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Readers are asked to send a note of any misprints or mistakes that they spot in this item to editor@pnreview.co.uk

This item is taken from PN Review 6, Volume 5 Number 2, January - March 1979.

Letters (Andrew Waterman, J.P. Ward, Robert Wells, Marcia Bridley, Brian Needham)
Sir:

Might I correct an error, due to my imperfect proofreading, that appeared in my piece on Louis Simpson in PNR 4? On page 35, my article as printed reads:

. . . It can collapse into flaccid rumination, as in 'On the Lawn at the Villa': 'It's complicated, being an American,/ Having the money and the bad conscience, both at the same time.'

Perhaps, after all, this is not the right subject for a poem. `Perhaps, after all, this is not the right subject for a poem' is, in fact, a third line of quotation from Simpson's poem, not a rather crass sneer by myself: I shouldn't like, in any case, to be thought to suppose that any subject, as such, is the 'wrong' subject for a poem-it all depends on what the poem makes of it.

Yours, etc.
Coleraine, Co. Londonderry
ANDREW WATERMAN

CYNGHANEDD

Sir:

We would be grateful for space to invite contributions from your readers for a future number of Poetry Wales.

The summer 1978 issue of Poetry Wales will be a Special Number on the Welsh Traditional Forms. Articles and features, and a selection of new poems in the strict forms in Welsh, will be included. But we are interested also in publishing a selection of poems which attempt to use the strict forms in English, or to use cynghanedd in other poems, and we invite the submission of any such work. The firm deadline is 1 March 1978; earlier would be appreciated.

It is well known that to greater or less extent Barnes, Hardy, Owen, Hopkins, Auden and Graves all experimented with the Welsh metres and cynghanedd in English. Perhaps others are doing so now, and we would like to hear from them.
Yours, etc.
Swansea, W. Glamorgan J. P. WARD-Editor
ALAN LLWYD-Welsh Language Editor

A NEW (PNR ORIENTED) 'FORMALISM'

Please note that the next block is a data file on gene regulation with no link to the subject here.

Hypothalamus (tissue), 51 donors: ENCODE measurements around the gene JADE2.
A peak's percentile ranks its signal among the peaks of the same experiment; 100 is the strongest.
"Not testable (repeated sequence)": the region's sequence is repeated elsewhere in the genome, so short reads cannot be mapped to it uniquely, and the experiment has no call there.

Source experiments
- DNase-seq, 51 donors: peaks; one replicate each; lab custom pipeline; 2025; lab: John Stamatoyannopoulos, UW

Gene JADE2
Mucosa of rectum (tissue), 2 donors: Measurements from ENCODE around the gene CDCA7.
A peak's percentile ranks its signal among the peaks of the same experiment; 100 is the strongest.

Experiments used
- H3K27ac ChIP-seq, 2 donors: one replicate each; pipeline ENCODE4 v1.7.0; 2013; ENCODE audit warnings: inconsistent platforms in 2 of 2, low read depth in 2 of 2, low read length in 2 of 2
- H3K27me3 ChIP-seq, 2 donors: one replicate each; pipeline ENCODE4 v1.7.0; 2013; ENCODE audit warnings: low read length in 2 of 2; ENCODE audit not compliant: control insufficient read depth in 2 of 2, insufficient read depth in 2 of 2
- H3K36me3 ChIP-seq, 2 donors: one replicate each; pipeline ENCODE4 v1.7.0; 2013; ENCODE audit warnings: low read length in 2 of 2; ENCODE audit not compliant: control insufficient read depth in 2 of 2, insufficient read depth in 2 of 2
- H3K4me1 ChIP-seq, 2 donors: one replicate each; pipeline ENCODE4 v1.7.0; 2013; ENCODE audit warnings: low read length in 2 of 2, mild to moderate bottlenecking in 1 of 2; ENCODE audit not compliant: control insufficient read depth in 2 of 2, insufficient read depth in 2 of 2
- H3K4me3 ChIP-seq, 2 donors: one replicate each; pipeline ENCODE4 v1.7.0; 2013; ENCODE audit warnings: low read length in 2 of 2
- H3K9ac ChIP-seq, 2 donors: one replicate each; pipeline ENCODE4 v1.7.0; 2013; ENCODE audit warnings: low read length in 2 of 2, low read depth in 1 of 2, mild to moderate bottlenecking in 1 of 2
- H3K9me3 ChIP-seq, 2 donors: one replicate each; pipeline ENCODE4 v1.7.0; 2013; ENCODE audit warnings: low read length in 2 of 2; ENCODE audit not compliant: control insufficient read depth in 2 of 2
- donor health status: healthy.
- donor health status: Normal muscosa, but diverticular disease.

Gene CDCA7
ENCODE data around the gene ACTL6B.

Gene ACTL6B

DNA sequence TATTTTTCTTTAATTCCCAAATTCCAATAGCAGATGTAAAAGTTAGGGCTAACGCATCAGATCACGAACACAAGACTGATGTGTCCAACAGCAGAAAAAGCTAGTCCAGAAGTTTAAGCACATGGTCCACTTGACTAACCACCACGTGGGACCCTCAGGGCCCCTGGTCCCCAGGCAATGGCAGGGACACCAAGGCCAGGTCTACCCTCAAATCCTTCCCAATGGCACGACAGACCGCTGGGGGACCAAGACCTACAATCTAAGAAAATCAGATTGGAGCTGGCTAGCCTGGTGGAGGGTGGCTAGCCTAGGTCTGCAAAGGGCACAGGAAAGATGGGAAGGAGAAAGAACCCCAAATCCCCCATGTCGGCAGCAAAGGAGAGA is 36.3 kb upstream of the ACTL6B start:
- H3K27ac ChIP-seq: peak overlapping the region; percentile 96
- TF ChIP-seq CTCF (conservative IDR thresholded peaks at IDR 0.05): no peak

Sir:

In a letter to PNR 5 John Matthias writes: 'On the Kaleidoscope programme devoted to poetry of 5 August 1977, I unfortunately implied a wholesale dislike of Peter Scupham's The Hinterland, a book which in fact I admire quite a lot.' It turns out that he did not express his admiration wholeheartedly because he was afraid that the others taking part in the discussion shared it. He did not wish his view to be identified with theirs.

I feel impatient with this shadow-boxing. Matthias has been misled by a fault which is common to reviewers. A book of Poems is identified with some supposed literary tendency or group, and is made the pretext for the taking up of positions. The poems are lost sight of, and the nature of the reference which they make-or try to make-to the world goes unexamined. In associating Scupham with 'a new (PNR oriented) formalism' Matthias makes the mistake of identification which he is afraid of in his own case.

I am wary also of that word 'formalism'. The tacking of 'ism' on to a word can simply be a sophisticated way of saying `socalled'-of casting aspersions without giving evidence. Matthias must mean a formality that is in some way false. I hope that he will write again to PNR, setting out his point of view more fully.
Yours, etc.
Manchester
ROBERT WELLS

METAPHYSICS AND POLITICS

Sir:

Isn't Donald Davie's 'monarchism', as expressed in the editorial to PNR 5, too poetic by half? Sentiment is no justification for political institutions: it may follow from an effective institution, but it strikes me as unhelpful to put mere sentiment in the place of political effectiveness. Professor Davie ought to identify the continuing constitutional role of the monarchy. His account would have been more credible had it involved a little analysis of what function the monarchy still performs in our political life. If the monarchy survives, it will do so as a political reality. It seems to me pernicious to introduce metaphysics into modern politics. A hortatory commendation of an institution can be damaging to us and to it. Shrouded in sentiment, the monarchy becomes merely an inert icon. It must be tested and proved in its constitutional context, and only then can we safely become dewy-eyed about it.
Yours, etc.
Hull
MARCIA BRIDLEY

UNWITHERING LAURELS

Sir:

In the 'celebration' of Charles Tomlinson in PNR 5, Michael Schmidt tells us that the poet's work has never 'had its due' in England. I like some of Tomlinson's work and have done so for the last eighteen years. Seeing is Believing was printed here in 1960-when the poet was thirty-two-on the OUP list, surely one of the most prestigious lists to be on? The earlier book, The Necklace (1955), appeared when he was twenty-seven, and he himself rather dismisses it. Thirty-two isn't too late to begin getting your due. Published by OUP, championed down the years by Donald Davie and other British critics, highly regarded in America, he's hardly been neglected. Journalistic praise may not have been lavished on him, but he's never been denied serious attention. It is misleading to suggest that he has been ill-done-by.
Yours, etc.
King's Lynn
BRIAN NEEDHAM

This item is taken from PN Review 6, Volume 5 Number 2, January - March 1979.



Readers are asked to send a note of any misprints or mistakes that they spot in this item to editor@pnreview.co.uk
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